Tamara Soukotta and Maria Gabriela Palacio Ludena shared their experiences with decolonizing research in their own research as well as in their experiences as lecturers working with students who want to explore topics and methods that are considered too critical.
As part of European Week Against Racism, Tamara Soukotta and Maria Gabriela Palacio Ludena (current and former PhD researchers at the International Institute of Social Studies) participated in a panel discussion at Leiden University to share their experiences on working with decolonizing research in their own research as well as in their experiences as lecturers working with students who want to explore topics and methods that are considered too critical.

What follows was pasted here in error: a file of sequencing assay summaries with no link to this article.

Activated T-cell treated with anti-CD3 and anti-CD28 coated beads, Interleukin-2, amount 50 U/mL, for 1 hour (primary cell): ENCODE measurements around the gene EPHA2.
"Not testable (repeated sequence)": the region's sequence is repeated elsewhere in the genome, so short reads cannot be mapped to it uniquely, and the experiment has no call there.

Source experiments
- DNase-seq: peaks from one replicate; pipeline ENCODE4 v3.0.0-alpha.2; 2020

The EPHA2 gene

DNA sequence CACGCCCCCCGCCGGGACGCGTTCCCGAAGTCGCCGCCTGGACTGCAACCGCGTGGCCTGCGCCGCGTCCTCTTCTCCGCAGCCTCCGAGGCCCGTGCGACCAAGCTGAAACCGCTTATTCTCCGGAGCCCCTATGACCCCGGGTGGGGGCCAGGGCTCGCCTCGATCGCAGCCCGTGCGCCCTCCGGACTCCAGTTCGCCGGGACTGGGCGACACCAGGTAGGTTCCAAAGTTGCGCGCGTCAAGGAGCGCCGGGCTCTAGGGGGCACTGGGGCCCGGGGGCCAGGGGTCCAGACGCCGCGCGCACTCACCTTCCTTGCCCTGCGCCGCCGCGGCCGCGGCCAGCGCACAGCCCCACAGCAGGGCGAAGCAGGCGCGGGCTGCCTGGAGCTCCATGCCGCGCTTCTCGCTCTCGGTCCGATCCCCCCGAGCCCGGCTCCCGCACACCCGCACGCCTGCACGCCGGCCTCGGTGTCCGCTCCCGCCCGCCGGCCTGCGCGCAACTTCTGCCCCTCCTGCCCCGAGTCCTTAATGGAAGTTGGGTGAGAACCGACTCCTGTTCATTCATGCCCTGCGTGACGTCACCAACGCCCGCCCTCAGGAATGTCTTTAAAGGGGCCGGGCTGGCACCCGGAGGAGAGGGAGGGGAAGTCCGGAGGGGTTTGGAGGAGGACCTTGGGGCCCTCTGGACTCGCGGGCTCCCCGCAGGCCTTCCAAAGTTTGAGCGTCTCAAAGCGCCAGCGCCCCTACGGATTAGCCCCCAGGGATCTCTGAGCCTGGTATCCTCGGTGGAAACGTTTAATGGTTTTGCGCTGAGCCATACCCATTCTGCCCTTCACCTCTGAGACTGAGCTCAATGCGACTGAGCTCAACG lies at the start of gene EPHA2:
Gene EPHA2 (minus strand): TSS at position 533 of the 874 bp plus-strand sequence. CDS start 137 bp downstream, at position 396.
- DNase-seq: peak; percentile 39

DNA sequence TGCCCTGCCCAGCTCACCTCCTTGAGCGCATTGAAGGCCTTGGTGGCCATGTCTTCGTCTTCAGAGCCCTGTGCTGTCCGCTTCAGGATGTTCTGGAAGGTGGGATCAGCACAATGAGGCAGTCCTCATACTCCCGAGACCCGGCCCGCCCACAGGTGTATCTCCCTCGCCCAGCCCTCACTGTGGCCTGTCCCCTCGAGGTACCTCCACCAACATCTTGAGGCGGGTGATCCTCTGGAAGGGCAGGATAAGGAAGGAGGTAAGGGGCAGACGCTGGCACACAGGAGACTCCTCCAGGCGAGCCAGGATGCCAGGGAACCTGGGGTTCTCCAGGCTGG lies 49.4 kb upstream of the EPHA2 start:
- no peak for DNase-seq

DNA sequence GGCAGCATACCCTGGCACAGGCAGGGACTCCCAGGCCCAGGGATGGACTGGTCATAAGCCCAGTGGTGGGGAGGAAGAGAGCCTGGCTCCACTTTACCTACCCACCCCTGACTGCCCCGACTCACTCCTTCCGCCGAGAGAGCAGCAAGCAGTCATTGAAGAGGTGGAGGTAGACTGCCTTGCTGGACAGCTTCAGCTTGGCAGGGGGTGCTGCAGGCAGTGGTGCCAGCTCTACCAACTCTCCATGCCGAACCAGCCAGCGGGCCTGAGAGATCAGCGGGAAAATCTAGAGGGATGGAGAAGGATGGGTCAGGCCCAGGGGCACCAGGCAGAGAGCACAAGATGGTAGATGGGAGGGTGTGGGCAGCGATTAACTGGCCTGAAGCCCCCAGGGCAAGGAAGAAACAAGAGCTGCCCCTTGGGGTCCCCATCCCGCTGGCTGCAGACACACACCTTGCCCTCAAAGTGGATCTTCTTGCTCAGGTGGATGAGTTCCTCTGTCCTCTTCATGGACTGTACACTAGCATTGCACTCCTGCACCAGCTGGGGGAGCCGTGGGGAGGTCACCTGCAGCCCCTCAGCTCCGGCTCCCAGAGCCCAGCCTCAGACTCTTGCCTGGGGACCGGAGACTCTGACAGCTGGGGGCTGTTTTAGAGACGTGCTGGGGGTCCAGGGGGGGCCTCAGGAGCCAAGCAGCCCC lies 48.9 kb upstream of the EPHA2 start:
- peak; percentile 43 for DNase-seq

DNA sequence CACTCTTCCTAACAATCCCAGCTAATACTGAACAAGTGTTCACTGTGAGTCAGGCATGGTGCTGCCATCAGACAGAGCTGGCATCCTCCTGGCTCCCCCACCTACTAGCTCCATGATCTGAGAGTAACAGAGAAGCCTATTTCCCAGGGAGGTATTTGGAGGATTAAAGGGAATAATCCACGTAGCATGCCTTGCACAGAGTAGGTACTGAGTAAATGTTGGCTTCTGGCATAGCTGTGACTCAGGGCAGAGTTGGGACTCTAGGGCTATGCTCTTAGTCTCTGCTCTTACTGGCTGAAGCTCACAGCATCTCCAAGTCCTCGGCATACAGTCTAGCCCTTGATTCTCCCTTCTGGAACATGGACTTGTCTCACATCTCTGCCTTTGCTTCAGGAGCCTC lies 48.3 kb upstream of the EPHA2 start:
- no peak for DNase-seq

They discussed how to create safe spaces in universities for themselves and their students in regards to race and racism. They shared their experiences working with decolonizing methodologies/decolonial approaches in doing research and discussed how they use critical/decolonial approaches in their teaching and the risks of doing this within the context of universities.
The difficulties in researching 'critical' topics
The discussion started because students, particularly students of colour, brought up their experiences of being discouraged from researching topics that are personally important to them, including colonial history and racism in academia.
Although decolonial perspectives are becoming popular, the panelists were asked whether this new interest is reflected in university research and what happens to those who choose this path. Researchers pay a price for conducting such research and the panelists were asked to share whether they would encourage their students to take this path.